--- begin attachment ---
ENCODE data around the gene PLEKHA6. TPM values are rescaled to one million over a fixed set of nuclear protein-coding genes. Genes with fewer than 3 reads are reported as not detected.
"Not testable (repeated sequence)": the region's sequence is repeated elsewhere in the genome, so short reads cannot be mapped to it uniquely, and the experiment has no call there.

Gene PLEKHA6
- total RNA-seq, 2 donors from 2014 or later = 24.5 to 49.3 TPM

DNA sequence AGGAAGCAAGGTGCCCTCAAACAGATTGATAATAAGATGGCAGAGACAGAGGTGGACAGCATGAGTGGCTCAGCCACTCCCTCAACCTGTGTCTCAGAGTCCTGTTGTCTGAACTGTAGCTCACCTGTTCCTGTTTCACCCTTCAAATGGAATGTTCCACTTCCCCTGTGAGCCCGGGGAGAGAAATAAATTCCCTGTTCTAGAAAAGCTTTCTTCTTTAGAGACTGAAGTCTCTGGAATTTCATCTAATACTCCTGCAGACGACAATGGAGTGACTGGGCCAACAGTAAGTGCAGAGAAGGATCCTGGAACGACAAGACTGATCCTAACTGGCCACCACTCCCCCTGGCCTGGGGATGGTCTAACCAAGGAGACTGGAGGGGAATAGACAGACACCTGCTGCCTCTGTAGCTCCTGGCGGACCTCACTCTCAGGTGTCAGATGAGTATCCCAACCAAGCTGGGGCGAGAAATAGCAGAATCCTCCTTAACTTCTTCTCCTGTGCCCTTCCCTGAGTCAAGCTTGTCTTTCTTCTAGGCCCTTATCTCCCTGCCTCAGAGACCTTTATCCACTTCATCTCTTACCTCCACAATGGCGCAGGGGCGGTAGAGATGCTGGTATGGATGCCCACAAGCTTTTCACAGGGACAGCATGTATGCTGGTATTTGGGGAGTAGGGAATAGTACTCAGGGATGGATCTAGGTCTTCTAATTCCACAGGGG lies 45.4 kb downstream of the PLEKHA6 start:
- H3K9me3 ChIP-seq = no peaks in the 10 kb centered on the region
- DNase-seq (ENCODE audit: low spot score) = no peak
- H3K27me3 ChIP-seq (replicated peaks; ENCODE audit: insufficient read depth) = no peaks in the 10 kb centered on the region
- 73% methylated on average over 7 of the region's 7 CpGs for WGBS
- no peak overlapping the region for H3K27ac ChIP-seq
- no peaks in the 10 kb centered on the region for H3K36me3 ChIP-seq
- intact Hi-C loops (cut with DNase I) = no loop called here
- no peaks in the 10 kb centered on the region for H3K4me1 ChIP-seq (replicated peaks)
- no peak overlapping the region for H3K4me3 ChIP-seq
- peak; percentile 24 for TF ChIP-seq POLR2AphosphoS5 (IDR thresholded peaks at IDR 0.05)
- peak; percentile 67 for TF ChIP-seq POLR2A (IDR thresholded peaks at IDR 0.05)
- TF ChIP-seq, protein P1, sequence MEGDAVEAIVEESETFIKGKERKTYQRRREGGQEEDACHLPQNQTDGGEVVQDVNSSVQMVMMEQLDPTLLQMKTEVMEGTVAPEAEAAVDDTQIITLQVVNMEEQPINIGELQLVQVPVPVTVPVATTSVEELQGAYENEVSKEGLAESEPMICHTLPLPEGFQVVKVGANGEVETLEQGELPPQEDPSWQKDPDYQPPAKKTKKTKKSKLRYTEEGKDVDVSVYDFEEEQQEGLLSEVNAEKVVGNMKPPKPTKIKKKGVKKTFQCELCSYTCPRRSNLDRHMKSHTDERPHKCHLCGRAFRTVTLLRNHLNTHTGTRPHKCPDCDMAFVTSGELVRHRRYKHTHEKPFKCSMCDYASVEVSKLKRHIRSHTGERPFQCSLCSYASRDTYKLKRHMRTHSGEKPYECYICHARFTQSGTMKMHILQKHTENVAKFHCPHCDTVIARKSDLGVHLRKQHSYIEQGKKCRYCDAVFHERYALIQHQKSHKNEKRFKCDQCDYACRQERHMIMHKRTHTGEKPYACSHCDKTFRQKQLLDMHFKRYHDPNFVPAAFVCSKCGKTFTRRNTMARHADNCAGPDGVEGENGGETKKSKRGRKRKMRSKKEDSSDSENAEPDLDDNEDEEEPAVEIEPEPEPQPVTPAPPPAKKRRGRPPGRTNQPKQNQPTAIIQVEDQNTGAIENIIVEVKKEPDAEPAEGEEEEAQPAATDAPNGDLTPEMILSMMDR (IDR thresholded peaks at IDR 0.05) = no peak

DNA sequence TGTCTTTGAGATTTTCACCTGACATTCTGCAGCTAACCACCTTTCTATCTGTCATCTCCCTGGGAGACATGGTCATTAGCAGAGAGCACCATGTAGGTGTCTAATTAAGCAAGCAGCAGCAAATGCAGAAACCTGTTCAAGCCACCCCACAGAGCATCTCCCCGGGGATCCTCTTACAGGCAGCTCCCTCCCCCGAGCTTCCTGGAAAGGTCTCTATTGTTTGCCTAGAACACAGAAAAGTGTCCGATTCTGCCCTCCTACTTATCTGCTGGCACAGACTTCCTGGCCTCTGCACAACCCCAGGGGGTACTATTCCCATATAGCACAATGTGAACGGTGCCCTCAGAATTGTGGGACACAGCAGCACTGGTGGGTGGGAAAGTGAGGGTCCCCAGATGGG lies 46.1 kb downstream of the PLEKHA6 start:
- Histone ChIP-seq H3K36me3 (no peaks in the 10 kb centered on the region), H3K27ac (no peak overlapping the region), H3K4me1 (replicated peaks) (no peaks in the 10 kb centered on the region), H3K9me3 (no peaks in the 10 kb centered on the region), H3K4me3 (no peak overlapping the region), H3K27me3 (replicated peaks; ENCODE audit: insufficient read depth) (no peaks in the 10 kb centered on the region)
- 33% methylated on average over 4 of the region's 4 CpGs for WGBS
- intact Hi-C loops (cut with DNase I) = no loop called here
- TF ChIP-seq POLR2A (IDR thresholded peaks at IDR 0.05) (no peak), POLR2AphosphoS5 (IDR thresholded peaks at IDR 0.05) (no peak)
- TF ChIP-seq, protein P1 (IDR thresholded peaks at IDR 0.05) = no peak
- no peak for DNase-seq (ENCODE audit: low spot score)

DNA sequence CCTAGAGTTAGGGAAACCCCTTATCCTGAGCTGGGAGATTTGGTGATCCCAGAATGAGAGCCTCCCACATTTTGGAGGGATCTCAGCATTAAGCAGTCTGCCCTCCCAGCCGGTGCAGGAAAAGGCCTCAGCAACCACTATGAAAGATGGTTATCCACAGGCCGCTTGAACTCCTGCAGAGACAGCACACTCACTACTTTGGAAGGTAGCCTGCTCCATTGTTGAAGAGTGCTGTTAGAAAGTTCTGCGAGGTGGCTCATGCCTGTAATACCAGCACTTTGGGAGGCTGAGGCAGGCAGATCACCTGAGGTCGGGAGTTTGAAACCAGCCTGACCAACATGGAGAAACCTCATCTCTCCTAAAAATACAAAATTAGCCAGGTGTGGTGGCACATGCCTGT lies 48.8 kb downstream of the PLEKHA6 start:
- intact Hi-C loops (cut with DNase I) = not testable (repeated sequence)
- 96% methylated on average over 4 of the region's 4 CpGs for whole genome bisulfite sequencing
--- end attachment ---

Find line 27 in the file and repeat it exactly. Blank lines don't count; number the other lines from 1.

- 96% methylated on average over 4 of the region's 4 CpGs for whole genome bisulfite sequencing